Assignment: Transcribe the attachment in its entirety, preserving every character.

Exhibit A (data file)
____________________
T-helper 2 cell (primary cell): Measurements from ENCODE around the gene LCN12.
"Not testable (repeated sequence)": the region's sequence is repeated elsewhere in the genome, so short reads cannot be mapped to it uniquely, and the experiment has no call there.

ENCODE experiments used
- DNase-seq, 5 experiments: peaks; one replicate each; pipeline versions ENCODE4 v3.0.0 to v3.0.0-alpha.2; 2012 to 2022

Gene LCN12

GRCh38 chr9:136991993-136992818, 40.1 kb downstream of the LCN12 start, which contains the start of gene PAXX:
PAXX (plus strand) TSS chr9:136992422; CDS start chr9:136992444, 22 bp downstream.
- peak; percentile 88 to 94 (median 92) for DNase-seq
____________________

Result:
T-helper 2 cell (primary cell): Measurements from ENCODE around the gene LCN12.
"Not testable (repeated sequence)": the region's sequence is repeated elsewhere in the genome, so short reads cannot be mapped to it uniquely, and the experiment has no call there.

ENCODE experiments used
- DNase-seq, 5 experiments: peaks; one replicate each; pipeline versions ENCODE4 v3.0.0 to v3.0.0-alpha.2; 2012 to 2022

Gene LCN12

GRCh38 chr9:136991993-136992818, 40.1 kb downstream of the LCN12 start, which contains the start of gene PAXX:
PAXX (plus strand) TSS chr9:136992422; CDS start chr9:136992444, 22 bp downstream.
- peak; percentile 88 to 94 (median 92) for DNase-seq